You must provide the main and yyerror subroutines for the parser. To ease the initial effort of using the yacc command, the yacc library contains simple versions of the main and yyerror subroutines. Include these subroutines by using the -ly argument to the ld command (or to the cc command). The source code for the main library program is:

#include <locale.h>
     setlocale(LC_ALL, "");

The source code for the yyerror library program is:

#include <stdio.h>
        char *s;
        fprintf( stderr, "%s\n" ,s);

The argument to the yyerror subroutine is a string containing an error message, usually the string syntax error.

These are very limited programs. You should provide more function in these subroutines. For example, keep track of the input line number and print it along with the message when a syntax error is detected. You may also want to use the value in the external integer variable yychar. This variable contains the look-ahead token number at the time the error was detected.

yylex Subroutine

The input subroutine that you supply must be able to:

A token is a symbol or name that tells the parser which pattern is being sent to it by the input subroutine. A nonterminal symbol is the structure that the parser recognizes.

For example, if the input subroutine separates an input stream into the tokens of WORD, NUMBER, and PUNCTUATION, and it receives the following input:

I have 9 turkeys.

the program could choose to pass the following strings and tokens to the parser:

String Token
have WORD
turkeys WORD

The parser must contain definitions for the tokens passed to it by the input subroutine. Using the -d option for the yacc command, it generates a list of tokens in a file called y.tab.h. This list is a set of #define statements that allow the lexical analyzer (yylex) to use the same tokens as the parser.

To avoid conflict with the parser, do not use names that begin with the letters yy.

You can use the lex command to generate the input subroutine or you can write the routine in the C language.

Using the yacc Grammar File

A yacc grammar file consists of three sections:

Two adjacent %% (double percent signs) separate each section of the grammar file. To make the file easier to read, put the %% on a line by themselves. A complete grammar file looks like:


The declarations section may be empty. If you omit the programs section, omit the second set of %%. Therefore, the smallest yacc grammar file is:


The yacc command ignores blanks, tabs and new-line characters in the grammar file. Therefore, use these characters to make the grammar file easier to read. Do not, however, use blanks, tabs or new-lines in names or reserved symbols.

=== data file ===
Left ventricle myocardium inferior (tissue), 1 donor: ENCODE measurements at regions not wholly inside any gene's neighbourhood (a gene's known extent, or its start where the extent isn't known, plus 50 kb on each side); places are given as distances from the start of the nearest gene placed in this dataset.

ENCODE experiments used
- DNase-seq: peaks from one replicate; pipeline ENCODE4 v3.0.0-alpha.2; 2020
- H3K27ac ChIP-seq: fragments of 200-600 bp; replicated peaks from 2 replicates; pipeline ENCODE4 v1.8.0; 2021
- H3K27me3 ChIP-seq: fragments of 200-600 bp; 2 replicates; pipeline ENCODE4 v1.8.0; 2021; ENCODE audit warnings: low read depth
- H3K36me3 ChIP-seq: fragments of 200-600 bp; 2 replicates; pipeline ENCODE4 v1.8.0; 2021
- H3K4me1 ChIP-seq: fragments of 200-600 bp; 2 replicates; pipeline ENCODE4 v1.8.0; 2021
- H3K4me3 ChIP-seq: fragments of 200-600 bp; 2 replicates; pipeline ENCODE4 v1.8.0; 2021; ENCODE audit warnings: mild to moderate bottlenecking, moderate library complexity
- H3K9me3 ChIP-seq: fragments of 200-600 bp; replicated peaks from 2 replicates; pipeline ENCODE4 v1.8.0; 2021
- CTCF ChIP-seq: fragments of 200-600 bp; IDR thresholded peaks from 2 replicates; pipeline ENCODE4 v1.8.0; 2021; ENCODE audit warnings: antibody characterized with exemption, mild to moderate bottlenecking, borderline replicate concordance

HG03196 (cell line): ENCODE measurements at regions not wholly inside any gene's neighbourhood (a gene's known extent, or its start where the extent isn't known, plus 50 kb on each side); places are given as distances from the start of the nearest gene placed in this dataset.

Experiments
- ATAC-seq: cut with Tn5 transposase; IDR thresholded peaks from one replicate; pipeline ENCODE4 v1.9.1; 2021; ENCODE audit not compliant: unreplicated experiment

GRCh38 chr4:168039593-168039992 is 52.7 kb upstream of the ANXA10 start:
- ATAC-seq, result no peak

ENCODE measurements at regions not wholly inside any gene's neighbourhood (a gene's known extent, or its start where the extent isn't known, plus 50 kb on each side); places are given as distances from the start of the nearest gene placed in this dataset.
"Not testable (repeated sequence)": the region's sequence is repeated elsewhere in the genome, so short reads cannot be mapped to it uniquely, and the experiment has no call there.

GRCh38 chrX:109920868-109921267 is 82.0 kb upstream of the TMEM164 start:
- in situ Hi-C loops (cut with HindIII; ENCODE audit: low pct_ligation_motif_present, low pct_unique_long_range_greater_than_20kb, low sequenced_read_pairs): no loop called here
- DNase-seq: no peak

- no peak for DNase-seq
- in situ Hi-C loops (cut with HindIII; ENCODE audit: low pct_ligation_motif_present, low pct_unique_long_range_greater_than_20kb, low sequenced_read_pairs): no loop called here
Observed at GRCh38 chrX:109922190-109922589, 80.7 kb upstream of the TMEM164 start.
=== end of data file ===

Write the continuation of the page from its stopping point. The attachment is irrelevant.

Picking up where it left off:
Using Comments

Put comments in the grammar file to explain what the program is doing. You can put comments anywhere in the grammar file you can put a name. However, to make the file easier to read, put the comments on lines by themselves at the beginning of functional blocks of rules. A comment in a yacc grammar file looks the same as a comment in a C language program. The comment is enclosed between /* (backslash, asterisk) and */ (asterisk, backslash). For example:

/* This is a comment on a line by itself. */

Using Literal Strings

A literal string is one or more characters enclosed in '' (single quotes). As in the C language, the \ (backslash) is an escape character within literals, and all the C language escape codes are recognized. Thus, the yacc command accepts the symbols in the following table:

Symbol Definition
'\a' Alert
'\n' New-line
'\r' Return
'\'' Single quote (')
'\"' Double quote (")
'\?' Question mark (?)
'\\' Backslash (\)
'\t' Tab
'\v' Vertical tab
'\b' Backspace
'\f' Form-feed
'\Digits' The character whose encoding is represented by the one-, two-, or three-digit octal integer specified by the Digits string.
'\xDigits' The character whose encoding is represented by the sequence of hexadecimal characters specified by the Digits string.

Never use \0 or 0 (the null character) in grammar rules.

Formatting the Grammar File

Use the following guidelines to help make the yacc grammar file more readable:

Errors in the Grammar File

The yacc command cannot produce a parser for all sets of grammar specifications. If the grammar rules contradict themselves or require matching techniques that are different from what the yacc command provides, the yacc command will not produce a parser. In most cases, the yacc command provides messages to indicate the errors. To correct these errors, redesign the rules in the grammar file, or provide a lexical analyzer (input program to the parser) to recognize the patterns that the yacc command cannot.

yacc Declarations

The declarations section of the yacc grammar file contains:

It is also possible to keep semantic information associated with the tokens currently on the parse stack in a user-defined C language union, if the members of the union are associated with the various names in the grammar file.

A declaration for a variable or constant uses the syntax of the C programming language:

TypeSpecifier Declarator ;

TypeSpecifier is a data type keyword and Declarator is the name of the variable or constant. Names can be any length and consist of letters, dots, underscores, and digits. A name cannot begin with a digit. Uppercase and lowercase letters are distinct.